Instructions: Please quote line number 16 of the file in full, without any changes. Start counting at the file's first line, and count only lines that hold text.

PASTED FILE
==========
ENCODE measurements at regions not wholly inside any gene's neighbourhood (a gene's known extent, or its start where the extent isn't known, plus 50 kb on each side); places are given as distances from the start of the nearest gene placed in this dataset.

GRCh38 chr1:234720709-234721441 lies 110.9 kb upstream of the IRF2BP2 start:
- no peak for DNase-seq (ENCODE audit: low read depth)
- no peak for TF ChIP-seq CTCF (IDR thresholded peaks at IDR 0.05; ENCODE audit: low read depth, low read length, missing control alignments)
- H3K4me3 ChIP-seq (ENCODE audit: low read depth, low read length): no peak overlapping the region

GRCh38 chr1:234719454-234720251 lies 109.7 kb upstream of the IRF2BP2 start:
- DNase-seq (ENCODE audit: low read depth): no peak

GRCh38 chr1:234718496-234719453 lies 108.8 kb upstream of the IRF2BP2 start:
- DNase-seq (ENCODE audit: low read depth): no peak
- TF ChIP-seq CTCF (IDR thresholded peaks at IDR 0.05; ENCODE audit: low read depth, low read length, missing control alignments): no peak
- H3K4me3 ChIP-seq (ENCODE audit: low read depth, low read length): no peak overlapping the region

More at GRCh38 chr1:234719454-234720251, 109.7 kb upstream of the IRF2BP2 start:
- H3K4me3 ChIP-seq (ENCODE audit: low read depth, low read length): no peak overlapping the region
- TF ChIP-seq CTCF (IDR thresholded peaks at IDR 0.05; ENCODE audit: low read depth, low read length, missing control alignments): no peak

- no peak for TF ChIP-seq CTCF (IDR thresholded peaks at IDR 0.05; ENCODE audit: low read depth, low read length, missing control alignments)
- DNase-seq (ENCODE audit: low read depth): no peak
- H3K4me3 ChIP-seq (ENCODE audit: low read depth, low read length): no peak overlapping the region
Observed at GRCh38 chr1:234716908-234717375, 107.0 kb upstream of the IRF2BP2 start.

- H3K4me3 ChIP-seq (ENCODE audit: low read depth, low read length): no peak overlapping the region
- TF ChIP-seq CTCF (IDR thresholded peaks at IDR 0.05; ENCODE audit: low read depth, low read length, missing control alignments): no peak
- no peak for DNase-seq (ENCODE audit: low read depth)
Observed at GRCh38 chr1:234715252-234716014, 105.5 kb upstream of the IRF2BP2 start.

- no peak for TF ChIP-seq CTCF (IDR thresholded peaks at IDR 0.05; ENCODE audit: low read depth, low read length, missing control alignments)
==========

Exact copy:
- DNase-seq (ENCODE audit: low read depth): no peak